Federal law requires federally licensed firearm dealers (but not private sellers) to initiate a background check on the purchaser prior to sale of a firearm. Federal law provides states with the option of serving as a state “point of contact” and conducting their own background checks using state, as well as federal, records and databases, or having the checks performed by the FBI using only the National Instant Criminal Background Check System (“NICS”) database. (Note that state files are not always included in the federal database.)
Tennessee is a point of contact state for firearm purchaser background checks. In Tennessee, firearms dealers must initiate the background check required by federal law by contacting the Tennessee Bureau of Investigation (“TBI”). TBI enforces the federal purchaser prohibitions referenced above.1
Any person appropriately licensed by the federal government may stock and sell firearms to any potential purchaser not ineligible to receive firearms because such recipient has been convicted of stalking,2 is addicted to alcohol, is prohibited under the prohibited categories of federal law3 or has a firearm prohibiting mental health history.4
Before delivering any firearm to a purchaser, a firearms dealer must:
- Receive from the prospective purchaser current identification;5
- Complete a firearm transaction record as required by federal law and obtain the signature of the purchaser on the record;
- Request that TBI conduct a criminal history record check on the purchaser, providing the following information to TBI:
- The federal firearms license number of the dealer;
- The business name of the dealer;
- The place of transfer;
- The name of the person making the transfer;
- The make, model, caliber and manufacturer’s number of the firearm being transferred;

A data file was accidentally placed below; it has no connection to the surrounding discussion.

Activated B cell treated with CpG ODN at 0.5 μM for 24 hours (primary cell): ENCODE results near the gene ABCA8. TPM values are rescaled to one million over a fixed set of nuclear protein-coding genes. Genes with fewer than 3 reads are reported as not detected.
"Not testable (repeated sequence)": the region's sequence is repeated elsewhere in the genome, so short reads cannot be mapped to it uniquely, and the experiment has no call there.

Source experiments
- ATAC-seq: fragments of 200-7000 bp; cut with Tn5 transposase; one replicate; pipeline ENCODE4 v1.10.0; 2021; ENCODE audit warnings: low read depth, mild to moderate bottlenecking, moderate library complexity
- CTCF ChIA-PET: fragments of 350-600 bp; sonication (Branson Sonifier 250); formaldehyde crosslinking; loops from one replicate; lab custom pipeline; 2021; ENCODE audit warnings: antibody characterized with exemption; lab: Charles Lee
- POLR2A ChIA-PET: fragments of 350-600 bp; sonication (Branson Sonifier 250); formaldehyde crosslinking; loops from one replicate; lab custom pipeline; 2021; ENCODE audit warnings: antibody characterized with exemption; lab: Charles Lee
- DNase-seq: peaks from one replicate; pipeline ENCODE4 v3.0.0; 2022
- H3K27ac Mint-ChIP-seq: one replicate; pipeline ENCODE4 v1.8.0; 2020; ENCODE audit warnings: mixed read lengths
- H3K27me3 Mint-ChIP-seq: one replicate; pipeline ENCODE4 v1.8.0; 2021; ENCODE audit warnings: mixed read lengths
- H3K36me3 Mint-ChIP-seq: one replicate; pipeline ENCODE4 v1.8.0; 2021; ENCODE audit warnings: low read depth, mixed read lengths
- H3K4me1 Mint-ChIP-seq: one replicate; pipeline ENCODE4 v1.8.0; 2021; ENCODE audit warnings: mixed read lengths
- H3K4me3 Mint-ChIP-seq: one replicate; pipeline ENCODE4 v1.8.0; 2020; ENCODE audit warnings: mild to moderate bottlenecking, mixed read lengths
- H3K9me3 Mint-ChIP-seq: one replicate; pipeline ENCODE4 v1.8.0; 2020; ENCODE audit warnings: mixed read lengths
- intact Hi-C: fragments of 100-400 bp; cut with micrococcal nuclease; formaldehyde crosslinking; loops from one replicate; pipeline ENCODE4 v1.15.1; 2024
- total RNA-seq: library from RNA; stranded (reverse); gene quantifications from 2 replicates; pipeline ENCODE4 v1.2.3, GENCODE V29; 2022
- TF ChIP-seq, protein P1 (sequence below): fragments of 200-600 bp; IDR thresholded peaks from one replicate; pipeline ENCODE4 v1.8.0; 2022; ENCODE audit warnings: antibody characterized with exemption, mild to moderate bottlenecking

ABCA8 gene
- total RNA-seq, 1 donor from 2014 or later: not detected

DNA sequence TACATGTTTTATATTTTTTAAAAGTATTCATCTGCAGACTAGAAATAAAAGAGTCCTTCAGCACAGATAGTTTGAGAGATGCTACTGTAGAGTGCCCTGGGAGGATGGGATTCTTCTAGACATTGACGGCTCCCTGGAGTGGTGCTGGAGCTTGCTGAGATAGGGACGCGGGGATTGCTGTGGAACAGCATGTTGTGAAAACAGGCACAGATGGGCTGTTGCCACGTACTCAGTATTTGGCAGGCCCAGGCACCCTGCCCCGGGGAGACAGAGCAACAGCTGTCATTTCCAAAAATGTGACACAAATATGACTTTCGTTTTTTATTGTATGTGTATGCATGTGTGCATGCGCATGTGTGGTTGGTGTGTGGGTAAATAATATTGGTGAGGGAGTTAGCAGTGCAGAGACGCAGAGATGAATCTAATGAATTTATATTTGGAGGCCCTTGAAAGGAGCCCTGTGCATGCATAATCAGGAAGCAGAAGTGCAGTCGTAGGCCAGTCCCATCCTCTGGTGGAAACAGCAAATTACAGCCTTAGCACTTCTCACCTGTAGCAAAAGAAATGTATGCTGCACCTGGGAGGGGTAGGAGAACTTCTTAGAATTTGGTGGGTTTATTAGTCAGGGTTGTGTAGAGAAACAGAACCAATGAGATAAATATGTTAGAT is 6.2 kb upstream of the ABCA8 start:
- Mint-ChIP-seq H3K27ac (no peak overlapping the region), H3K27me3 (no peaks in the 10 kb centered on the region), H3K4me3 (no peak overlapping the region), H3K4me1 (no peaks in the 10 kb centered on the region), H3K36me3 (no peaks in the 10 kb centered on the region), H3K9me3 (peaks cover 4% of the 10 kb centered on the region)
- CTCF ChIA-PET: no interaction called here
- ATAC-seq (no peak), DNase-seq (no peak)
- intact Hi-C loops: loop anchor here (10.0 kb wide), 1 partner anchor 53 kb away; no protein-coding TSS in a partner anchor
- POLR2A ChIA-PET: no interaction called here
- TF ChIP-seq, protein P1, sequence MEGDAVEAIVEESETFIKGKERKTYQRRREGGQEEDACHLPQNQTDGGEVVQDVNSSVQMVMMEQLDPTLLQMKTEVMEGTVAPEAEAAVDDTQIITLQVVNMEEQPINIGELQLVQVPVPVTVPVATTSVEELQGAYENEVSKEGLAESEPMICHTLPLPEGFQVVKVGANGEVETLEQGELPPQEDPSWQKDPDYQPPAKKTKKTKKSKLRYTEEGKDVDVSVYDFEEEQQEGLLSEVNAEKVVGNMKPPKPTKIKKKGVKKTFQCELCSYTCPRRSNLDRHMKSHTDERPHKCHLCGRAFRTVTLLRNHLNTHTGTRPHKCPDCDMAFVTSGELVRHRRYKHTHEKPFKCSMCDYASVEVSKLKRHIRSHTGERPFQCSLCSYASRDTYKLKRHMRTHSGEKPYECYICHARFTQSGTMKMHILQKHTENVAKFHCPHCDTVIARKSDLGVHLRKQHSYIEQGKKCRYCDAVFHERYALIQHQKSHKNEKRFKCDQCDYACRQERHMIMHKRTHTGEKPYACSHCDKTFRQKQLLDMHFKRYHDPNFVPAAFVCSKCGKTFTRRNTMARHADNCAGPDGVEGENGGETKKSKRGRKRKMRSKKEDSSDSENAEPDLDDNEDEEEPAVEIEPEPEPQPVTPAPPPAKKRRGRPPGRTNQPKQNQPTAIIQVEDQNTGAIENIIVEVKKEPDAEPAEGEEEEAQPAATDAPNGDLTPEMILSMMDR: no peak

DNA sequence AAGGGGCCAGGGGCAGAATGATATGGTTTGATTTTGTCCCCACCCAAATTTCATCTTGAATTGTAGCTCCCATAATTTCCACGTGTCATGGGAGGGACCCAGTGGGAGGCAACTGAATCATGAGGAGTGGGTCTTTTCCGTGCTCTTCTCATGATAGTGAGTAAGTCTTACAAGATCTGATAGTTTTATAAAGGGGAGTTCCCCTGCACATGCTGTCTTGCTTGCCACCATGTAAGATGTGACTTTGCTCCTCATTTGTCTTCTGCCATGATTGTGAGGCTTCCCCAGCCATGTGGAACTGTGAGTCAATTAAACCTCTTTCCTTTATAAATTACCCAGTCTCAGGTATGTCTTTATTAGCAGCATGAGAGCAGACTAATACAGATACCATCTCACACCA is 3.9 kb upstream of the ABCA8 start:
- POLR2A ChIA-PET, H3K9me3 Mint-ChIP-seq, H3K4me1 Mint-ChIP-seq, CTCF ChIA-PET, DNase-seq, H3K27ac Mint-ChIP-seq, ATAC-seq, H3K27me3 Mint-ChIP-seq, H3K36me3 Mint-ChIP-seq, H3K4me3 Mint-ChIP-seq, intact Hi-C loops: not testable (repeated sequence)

- The name, gender, race, and date of birth of the purchaser;
- The social security number of the purchaser, if one has been assigned; and
- The type, issuer and identification number of the identification presented by the purchaser; and
- Receive a unique approval number for the transfer from TBI and record this number on the firearm transaction record.6
TBI may require that the dealer verify the identification of the purchaser if that identity is in question by sending thumbprints of the purchaser to TBI.7
Firearm transfers will be denied if TBI finds that the potential purchaser has been charged with a crime for which a conviction would cause that purchaser to be prohibited under state or federal law from purchasing, receiving, or possessing a firearm, and a final disposition of the case has not occurred or is not recorded.8 However, if TBI has received written notice, signed and verified by the clerk of the court or the clerk’s designee, that indicates that no final disposition information is available, TBI must immediately reverse a denial and allow the sale to proceed.9 Alternatively, if the purchaser challenges a denial, TBI must proceed with efforts to obtain the final disposition information, and the purchaser may assist. If neither the purchaser nor TBI is able to obtain the final disposition information within 15 days, TBI must immediately notify the dealer that the transaction that was initially denied is now a “conditional proceed.” A “conditional proceed” means that the dealer may lawfully transfer the firearm to the purchaser.10
Tennessee law also requires the instant check unit of TBI to contact the relevant agency within one day if a person that is subject to a protective order entered into the Tennessee crime information center attempts to purchase a firearm.11
Under Tennessee law, if a person who has been prohibited from possessing firearms for mental health reasons attempts to purchase a firearm, and the instant check unit of the Tennessee bureau of investigation confirms the person’s record, the unit shall contact, within twenty-four hours, the chief law enforcement officer of the jurisdiction where the attempted purchase occurred for the purpose of initiating an investigation into a possible violation of law.12
Sellers of firearms who are not federally licensed dealers are not required to conduct background checks on purchasers in Tennessee. See our Universal Background Checks policy summary.
See our Background Check Procedures policy summary for a comprehensive discussion of this issue.
- ATF, “Permanent Brady State Lists,” accessed October 8, 2020, https://www.atf.gov/rules-and-regulations/permanent-brady-state-lists. See Tenn. Code Ann. §§ 38-6-109 and 39-17-1316 for greater detail on TBI’s processing of criminal background checks.
- Tenn. Code Ann. § 39-17-315.
- See 18 U.S.C. § 922.
- Tenn. Code Ann. § 39-17-1316(a)(1).
- See Tenn. Code Ann. § 39-17-1316(f).
- Tenn. Code Ann. § 39-17-1316(c).
- Tenn. Code Ann. § 39-17-1316(g).
- Tenn. Code Ann. § 39-17-1316(n).
- Tenn. Code Ann. § 39-17-1316(p).
- Tenn. Code Ann. § 39-17-1316(o).
- Tenn. Code Ann. § 38-6-109(e).
- Tenn. Code Ann. § 38-6-109(f).